With so many of us working from home at the end of the winter, a lot of people took the opportunity to plant a vegetable garden and dreamed of feasting on home-grown, organic produce…only to face the frustration of results that were less than thrilling. You spent the early spring getting seeds and seedlings in the ground (or into pots), established, fertilized and off to a good start. You may even have thought to yourself “Hey, this grown-your-own-food thing is easier than I thought! #gardeningpro #gardeninglife “. Now a couple of short months later, your crop is limited to a few wilted cucumbers, carrots that look like something out of a sci-fi movie and tomatoes with unappetizing black bottoms. What went wrong? The reality is that there are so many variables that even seasoned pros and country gardeners face less than glorious yields in one way or another almost every year, and the reasons for those results are wide and varied.
What follows are some graphics that help to explain why the most common veggie garden problems occur and what you can do to try to address them and improve the quality of your home grown produce. The good news is that often, less than photogenic veggies can be remediated with some creative knife work and still made into something fresh and tasty, so take a look at these instructions, address what you can (to see if you can fix the problem before your plants stop producing for the season) and head out to your veggie garden to see what surprises you can put to use in tonight’s dinner!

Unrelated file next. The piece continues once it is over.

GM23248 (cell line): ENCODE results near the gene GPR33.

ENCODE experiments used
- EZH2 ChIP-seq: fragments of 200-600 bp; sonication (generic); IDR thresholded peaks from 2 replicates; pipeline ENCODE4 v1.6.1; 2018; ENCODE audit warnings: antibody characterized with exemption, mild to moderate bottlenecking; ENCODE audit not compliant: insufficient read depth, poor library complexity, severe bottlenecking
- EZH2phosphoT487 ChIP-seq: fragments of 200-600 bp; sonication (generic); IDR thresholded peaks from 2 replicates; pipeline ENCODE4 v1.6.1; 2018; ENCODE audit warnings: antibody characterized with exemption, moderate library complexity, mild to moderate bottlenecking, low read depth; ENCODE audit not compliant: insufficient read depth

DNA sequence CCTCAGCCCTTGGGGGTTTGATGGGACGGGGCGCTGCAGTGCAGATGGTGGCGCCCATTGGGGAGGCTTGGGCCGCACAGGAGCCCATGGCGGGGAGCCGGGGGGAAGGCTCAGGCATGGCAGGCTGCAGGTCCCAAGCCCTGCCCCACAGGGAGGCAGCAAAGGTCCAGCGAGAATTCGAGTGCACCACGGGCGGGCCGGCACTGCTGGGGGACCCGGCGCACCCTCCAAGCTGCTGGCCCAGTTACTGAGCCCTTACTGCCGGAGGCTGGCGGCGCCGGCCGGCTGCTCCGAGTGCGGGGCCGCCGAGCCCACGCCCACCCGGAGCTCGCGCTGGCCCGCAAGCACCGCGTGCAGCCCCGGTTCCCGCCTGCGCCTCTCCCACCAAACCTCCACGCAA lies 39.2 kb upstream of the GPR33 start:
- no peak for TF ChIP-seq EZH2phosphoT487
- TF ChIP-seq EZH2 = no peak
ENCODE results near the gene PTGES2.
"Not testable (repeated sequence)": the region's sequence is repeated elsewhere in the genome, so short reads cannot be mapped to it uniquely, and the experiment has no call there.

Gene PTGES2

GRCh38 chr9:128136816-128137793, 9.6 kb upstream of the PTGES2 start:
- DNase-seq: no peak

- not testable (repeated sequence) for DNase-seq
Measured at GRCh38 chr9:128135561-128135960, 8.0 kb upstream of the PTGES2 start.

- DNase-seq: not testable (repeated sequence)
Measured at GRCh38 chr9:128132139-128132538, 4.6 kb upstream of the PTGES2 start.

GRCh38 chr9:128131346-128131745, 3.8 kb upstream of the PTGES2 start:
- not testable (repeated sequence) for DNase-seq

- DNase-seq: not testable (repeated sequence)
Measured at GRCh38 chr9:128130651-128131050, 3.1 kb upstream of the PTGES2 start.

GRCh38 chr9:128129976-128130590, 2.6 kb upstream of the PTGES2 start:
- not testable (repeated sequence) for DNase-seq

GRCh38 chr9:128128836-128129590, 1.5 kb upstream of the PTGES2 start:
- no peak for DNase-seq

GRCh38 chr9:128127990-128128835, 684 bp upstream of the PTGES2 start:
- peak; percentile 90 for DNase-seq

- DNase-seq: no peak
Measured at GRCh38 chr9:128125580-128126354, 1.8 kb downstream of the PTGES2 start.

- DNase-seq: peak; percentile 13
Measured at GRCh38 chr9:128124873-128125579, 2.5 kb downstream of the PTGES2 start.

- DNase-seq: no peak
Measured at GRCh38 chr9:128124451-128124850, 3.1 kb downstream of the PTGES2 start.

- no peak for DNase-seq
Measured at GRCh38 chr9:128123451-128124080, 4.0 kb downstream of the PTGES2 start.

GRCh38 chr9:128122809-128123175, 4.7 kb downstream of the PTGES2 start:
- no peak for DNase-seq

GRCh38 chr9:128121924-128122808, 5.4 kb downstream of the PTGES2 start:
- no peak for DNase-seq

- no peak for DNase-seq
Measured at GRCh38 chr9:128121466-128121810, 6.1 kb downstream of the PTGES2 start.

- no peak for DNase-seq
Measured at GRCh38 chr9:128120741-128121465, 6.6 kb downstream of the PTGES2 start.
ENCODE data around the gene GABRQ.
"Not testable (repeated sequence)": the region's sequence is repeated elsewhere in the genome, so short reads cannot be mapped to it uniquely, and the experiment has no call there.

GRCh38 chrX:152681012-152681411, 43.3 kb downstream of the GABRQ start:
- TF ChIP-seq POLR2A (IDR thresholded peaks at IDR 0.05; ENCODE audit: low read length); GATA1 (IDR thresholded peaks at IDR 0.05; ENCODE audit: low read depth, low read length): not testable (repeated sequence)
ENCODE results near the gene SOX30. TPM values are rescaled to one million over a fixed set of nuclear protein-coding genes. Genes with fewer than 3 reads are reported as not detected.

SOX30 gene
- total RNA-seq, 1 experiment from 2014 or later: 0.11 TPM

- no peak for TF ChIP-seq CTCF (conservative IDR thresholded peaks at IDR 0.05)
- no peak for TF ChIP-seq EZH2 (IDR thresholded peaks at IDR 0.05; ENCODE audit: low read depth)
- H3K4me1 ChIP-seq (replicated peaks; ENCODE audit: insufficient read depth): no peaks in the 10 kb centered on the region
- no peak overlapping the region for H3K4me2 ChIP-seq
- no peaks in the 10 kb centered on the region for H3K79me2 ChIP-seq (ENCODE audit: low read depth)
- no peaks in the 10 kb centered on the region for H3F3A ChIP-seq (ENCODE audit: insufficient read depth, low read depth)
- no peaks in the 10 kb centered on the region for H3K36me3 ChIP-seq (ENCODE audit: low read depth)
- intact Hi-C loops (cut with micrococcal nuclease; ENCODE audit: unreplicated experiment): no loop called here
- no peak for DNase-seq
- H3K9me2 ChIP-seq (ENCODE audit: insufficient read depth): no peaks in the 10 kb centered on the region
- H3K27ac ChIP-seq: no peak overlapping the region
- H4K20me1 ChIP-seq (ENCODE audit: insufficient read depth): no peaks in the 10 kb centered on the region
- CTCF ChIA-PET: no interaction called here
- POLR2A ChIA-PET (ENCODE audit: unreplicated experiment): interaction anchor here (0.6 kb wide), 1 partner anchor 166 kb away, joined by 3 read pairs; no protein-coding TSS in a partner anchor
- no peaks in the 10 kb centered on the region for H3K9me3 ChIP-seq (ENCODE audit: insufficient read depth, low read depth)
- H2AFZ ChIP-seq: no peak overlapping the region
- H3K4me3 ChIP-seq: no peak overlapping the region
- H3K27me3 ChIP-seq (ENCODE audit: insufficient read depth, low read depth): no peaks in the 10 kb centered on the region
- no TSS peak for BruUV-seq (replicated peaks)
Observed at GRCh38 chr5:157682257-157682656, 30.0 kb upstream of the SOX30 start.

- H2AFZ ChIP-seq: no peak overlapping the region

Whether your issues are related to starting your seeds to early, not allowing for enough space in between plantings or not keeping up with weeding and pest control, most issues are fairly easy to remedy and luckily enough, if you take care of things this year, you’ll be in a good position to try again next spring.
We’re growing our veggies in containers this year while we try to organically kill off the weeds that took over the veggie plot towards the end of last summer. I have high hopes that with some hard work and regular attention at the end of this year and careful consideration next spring, we’ll have more veggies than we know what to do with in 2021! Can I put anyone down for a couple of hugely overgrown zucchini, some twisted carrots or some surplus kale…anyone?